How To Set Up EPPM?

explanation of the 5 steps in setting up EPPM with an icon for each step

Below is a five-step plan for successfully implementing EPPM at your organization:

  1. Inventory ongoing projects at the business unit level to understand the current state.
  2. Create and set OKRs or KPIs at the enterprise level.
    1. What do you want to achieve in the next year? How will you get there?
  1. Compare the list of ongoing projects with your company OKRs or KPIs.
    1. Make any required updates to align your list of projects with your list of OKRs. This may involve making some tough choices to cancel or postpone projects that do not match your top organizational priorities.
    2. Rightsize the project list. It’s unrealistic to accomplish 15 projects in a quarter, even if they perfectly align with your OKRs. Even if you had the staffing capacity, no one is going to pay attention to that many goals. Ruthlessly prioritize to optimize performance on your most critical engagements.
  2. Create a reporting system for teams to record project progress that feeds into portfolio and OKR tracking at the leadership level. Although it may take some time to build, this system needs to be user-friendly and easy to maintain to encourage continued usage.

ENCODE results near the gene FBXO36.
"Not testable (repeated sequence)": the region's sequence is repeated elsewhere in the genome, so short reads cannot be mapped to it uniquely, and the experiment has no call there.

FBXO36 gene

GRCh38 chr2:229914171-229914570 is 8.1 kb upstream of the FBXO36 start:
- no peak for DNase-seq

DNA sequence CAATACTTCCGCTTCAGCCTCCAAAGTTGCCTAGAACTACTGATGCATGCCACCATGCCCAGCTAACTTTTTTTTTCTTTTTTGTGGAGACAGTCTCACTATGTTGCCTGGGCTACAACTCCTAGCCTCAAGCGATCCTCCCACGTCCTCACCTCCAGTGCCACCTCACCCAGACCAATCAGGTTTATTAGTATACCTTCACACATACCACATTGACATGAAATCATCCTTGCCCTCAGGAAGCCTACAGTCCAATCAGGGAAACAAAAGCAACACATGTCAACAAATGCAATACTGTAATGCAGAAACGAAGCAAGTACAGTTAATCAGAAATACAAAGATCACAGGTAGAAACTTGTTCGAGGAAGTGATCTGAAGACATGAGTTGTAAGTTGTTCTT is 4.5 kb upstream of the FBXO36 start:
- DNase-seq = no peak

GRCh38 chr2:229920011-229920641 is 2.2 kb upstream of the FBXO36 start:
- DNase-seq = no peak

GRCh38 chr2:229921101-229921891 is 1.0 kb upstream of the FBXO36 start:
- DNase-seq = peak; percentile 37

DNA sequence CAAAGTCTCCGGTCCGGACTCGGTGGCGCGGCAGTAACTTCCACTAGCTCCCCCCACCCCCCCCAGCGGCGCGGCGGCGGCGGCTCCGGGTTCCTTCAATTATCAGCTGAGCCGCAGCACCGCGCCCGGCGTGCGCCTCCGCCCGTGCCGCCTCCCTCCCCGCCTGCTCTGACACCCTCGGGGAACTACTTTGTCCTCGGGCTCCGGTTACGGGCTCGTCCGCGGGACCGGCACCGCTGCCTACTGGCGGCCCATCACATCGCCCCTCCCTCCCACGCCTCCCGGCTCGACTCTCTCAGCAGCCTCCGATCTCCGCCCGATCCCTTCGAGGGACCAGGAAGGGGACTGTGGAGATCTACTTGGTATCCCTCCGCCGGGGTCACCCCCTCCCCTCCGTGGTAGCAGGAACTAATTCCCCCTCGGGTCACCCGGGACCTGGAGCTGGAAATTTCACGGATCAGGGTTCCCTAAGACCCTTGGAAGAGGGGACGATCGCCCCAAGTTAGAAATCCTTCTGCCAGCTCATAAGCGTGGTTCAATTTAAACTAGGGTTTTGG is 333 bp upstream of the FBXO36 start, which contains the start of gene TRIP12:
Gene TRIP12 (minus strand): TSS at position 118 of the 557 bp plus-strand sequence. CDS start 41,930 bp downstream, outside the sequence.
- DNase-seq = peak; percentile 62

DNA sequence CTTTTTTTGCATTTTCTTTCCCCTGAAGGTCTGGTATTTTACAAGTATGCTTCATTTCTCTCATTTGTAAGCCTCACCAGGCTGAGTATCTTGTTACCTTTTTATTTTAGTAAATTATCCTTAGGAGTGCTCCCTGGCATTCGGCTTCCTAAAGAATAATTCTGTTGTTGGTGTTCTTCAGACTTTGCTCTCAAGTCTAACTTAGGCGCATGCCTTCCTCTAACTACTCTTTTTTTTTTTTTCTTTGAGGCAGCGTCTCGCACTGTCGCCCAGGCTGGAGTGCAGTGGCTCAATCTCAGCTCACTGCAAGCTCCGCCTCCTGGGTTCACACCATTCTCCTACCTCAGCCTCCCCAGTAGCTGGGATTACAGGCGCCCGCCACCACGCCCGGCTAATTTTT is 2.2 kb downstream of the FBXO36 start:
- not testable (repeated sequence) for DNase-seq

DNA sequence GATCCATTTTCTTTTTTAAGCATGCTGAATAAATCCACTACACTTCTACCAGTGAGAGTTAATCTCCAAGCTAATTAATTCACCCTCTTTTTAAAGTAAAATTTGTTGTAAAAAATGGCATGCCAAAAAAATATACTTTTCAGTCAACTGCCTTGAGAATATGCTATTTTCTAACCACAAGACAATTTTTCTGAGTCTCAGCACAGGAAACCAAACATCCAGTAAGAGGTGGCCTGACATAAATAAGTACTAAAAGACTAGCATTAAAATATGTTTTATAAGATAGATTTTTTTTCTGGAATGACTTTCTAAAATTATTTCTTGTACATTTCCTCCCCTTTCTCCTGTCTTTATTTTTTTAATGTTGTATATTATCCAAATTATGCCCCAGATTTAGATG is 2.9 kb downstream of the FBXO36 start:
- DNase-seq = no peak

3. Monitor and control.
    1. Come up with a process to reset OKRs on a specified cadence (quarterly or annually) that is relatively light touch and simple to maintain (e.g., it should not take more than one month to craft OKRs for the next quarter).
    2. In addition to tracking project progress, document lessons learned along with some type of decision log about why the organization deprioritized certain projects. That way, you won’t waste time rehashing prior conversations.

Enterprise Project Portfolio Management Software

PPM software is your friend when it comes to doing EPPM well. 

As a project manager, your goal is to:

  • Minimize the amount of time team members spend on reporting (or work about work)
  • Maximize the amount of time and energy team members spend on project execution
  • Give leadership the information they need to see, at a glance, without forcing them to weed through extraneous details.

Start simple. You can always supplement with customized reports later in the project lifecycle

To get you started, check out DPM’s guide to enterprise project portfolio management software. If you need more inspiration, DPM also has resources on project portfolio management software and enterprise project management software.

Related read: What is an enterprise project management tool?

What’s Next?

The Digital Project Manager newsletter is a one-stop-shop for project management insights. Subscribe here for more information about enterprise project portfolio management and lots of other interesting topics.

Learn more about what enterprise project management is here.

By Sarah Hoban

Sarah is a project manager and former strategy consultant with 10+ years of experience leading cross-functional teams to execute high-risk multi-million dollar projects. She excels at diagnosing and prioritizing project problems and building and maintaining strong relationships to improve how teams do business. Sarah is passionate about productivity, leadership, building community, and her home state of New Jersey.